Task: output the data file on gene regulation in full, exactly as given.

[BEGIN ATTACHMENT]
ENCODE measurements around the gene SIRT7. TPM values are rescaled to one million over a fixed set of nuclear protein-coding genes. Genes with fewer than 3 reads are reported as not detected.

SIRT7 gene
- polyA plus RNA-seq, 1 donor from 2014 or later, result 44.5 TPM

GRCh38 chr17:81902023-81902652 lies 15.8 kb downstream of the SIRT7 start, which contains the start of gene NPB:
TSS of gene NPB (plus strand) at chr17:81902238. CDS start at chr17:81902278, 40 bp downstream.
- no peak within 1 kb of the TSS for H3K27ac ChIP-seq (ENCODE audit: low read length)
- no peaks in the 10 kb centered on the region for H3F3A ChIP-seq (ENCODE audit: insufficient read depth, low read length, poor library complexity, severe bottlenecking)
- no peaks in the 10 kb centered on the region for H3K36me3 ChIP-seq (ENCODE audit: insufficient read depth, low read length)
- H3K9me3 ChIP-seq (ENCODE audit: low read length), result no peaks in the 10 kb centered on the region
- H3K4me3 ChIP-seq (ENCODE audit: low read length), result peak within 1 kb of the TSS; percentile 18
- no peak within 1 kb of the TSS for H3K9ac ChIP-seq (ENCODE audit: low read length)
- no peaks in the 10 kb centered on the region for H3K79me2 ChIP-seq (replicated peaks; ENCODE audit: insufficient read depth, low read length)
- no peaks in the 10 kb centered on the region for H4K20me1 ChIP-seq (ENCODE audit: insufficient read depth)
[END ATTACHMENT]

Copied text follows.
ENCODE measurements around the gene SIRT7. TPM values are rescaled to one million over a fixed set of nuclear protein-coding genes. Genes with fewer than 3 reads are reported as not detected.

SIRT7 gene
- polyA plus RNA-seq, 1 donor from 2014 or later, result 44.5 TPM

GRCh38 chr17:81902023-81902652 lies 15.8 kb downstream of the SIRT7 start, which contains the start of gene NPB:
TSS of gene NPB (plus strand) at chr17:81902238. CDS start at chr17:81902278, 40 bp downstream.
- no peak within 1 kb of the TSS for H3K27ac ChIP-seq (ENCODE audit: low read length)
- no peaks in the 10 kb centered on the region for H3F3A ChIP-seq (ENCODE audit: insufficient read depth, low read length, poor library complexity, severe bottlenecking)
- no peaks in the 10 kb centered on the region for H3K36me3 ChIP-seq (ENCODE audit: insufficient read depth, low read length)
- H3K9me3 ChIP-seq (ENCODE audit: low read length), result no peaks in the 10 kb centered on the region
- H3K4me3 ChIP-seq (ENCODE audit: low read length), result peak within 1 kb of the TSS; percentile 18
- no peak within 1 kb of the TSS for H3K9ac ChIP-seq (ENCODE audit: low read length)
- no peaks in the 10 kb centered on the region for H3K79me2 ChIP-seq (replicated peaks; ENCODE audit: insufficient read depth, low read length)
- no peaks in the 10 kb centered on the region for H4K20me1 ChIP-seq (ENCODE audit: insufficient read depth)